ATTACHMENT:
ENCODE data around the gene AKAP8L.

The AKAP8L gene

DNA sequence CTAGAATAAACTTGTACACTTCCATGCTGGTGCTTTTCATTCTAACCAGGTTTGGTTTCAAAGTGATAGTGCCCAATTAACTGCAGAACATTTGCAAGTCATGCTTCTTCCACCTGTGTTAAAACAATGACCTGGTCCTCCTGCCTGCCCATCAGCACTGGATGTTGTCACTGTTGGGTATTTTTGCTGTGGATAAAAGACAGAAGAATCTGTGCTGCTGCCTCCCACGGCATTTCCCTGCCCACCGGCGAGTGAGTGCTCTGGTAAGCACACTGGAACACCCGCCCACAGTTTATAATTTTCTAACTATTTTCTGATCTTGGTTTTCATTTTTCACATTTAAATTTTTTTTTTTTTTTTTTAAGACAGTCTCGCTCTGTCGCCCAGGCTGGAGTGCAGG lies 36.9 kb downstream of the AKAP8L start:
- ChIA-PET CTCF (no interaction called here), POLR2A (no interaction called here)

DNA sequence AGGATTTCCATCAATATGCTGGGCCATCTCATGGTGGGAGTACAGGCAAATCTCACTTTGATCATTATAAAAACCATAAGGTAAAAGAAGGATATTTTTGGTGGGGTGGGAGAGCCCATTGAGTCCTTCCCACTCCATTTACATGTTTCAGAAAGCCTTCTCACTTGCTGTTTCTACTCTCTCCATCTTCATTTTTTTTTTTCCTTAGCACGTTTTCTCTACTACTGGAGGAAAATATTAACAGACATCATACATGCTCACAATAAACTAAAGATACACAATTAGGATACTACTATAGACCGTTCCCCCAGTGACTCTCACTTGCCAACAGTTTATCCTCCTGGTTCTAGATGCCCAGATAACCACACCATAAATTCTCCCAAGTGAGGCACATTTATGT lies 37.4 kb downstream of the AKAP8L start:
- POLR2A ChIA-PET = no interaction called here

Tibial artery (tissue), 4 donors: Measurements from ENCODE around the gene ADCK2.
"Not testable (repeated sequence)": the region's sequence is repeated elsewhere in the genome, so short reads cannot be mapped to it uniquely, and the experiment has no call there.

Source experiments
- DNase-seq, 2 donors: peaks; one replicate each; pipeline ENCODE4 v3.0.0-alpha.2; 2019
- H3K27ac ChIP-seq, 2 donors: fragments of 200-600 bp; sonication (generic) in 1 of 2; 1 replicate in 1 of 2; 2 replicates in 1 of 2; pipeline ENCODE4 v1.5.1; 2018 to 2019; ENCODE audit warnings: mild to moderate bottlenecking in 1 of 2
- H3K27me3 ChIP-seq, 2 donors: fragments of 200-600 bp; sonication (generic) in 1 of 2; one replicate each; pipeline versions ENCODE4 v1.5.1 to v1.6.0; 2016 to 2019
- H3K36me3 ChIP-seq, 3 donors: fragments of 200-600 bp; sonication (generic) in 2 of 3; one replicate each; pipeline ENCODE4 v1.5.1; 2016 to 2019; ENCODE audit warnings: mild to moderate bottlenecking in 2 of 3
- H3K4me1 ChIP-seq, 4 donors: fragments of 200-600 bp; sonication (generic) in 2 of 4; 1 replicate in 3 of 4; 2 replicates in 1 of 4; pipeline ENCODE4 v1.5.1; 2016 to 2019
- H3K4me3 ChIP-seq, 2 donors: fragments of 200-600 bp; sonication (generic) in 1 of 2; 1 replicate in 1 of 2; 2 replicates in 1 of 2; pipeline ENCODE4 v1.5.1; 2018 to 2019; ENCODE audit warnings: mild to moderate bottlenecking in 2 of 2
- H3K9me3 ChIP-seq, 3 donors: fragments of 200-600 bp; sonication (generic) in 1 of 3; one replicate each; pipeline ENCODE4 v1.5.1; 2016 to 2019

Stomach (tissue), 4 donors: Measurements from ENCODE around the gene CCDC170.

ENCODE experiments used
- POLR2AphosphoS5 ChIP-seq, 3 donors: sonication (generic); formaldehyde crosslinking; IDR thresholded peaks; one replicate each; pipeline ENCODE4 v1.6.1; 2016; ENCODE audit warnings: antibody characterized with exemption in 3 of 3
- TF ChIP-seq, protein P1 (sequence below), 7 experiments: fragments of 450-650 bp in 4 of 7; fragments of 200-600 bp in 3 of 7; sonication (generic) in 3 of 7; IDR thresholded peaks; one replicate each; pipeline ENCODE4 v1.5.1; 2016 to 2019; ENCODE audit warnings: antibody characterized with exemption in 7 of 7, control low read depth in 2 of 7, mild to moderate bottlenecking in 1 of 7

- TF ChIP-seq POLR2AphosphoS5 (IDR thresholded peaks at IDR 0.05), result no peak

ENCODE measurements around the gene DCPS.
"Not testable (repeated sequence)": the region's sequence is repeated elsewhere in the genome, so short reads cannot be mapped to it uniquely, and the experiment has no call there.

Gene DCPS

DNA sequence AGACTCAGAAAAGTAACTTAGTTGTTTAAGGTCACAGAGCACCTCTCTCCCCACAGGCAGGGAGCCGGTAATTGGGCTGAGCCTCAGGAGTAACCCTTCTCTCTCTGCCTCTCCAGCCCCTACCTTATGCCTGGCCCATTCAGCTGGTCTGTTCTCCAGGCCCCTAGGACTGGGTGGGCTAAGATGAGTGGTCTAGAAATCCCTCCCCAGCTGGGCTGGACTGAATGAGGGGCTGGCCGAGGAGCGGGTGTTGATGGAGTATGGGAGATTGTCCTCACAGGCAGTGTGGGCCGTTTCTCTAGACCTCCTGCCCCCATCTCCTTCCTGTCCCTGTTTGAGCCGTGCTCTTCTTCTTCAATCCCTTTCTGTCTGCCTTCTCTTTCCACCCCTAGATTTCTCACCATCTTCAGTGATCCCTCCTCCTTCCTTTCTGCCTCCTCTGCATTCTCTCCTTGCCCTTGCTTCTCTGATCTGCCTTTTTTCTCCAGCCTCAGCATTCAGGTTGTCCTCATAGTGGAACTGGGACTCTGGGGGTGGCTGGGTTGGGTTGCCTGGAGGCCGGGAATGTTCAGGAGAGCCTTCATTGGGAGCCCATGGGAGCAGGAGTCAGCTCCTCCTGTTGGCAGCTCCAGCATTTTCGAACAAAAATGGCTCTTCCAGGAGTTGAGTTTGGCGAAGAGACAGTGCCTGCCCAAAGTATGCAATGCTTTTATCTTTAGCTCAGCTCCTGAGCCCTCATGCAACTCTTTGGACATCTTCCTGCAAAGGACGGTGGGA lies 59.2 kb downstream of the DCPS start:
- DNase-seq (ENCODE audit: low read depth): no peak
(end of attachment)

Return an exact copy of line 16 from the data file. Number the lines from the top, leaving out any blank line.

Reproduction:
- H3K9me3 ChIP-seq, 3 donors: fragments of 200-600 bp; sonication (generic) in 1 of 3; one replicate each; pipeline ENCODE4 v1.5.1; 2016 to 2019